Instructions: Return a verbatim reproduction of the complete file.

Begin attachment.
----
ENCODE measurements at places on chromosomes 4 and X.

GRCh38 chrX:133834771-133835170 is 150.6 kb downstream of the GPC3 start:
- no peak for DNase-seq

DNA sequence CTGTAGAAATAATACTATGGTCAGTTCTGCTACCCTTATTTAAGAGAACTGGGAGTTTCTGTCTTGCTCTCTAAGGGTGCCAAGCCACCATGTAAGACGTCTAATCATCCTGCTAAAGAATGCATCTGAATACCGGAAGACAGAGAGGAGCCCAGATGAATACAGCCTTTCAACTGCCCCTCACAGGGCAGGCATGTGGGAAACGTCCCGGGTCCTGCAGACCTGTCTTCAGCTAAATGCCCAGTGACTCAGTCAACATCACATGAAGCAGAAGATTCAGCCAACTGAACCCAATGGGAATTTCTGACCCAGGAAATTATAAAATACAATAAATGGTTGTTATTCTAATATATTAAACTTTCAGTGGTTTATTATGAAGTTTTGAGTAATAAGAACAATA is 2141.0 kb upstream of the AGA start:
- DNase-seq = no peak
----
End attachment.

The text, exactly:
ENCODE measurements at places on chromosomes 4 and X.

GRCh38 chrX:133834771-133835170 is 150.6 kb downstream of the GPC3 start:
- no peak for DNase-seq

DNA sequence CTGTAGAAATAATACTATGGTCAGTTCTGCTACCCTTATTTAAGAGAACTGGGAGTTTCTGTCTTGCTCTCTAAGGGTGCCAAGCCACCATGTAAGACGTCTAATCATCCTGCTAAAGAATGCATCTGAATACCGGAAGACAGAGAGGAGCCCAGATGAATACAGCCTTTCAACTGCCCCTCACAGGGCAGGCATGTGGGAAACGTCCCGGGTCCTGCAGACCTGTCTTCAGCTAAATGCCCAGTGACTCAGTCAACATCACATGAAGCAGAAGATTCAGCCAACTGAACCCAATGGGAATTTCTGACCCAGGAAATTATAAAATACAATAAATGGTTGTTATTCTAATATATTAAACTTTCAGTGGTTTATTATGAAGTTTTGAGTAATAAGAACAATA is 2141.0 kb upstream of the AGA start:
- DNase-seq = no peak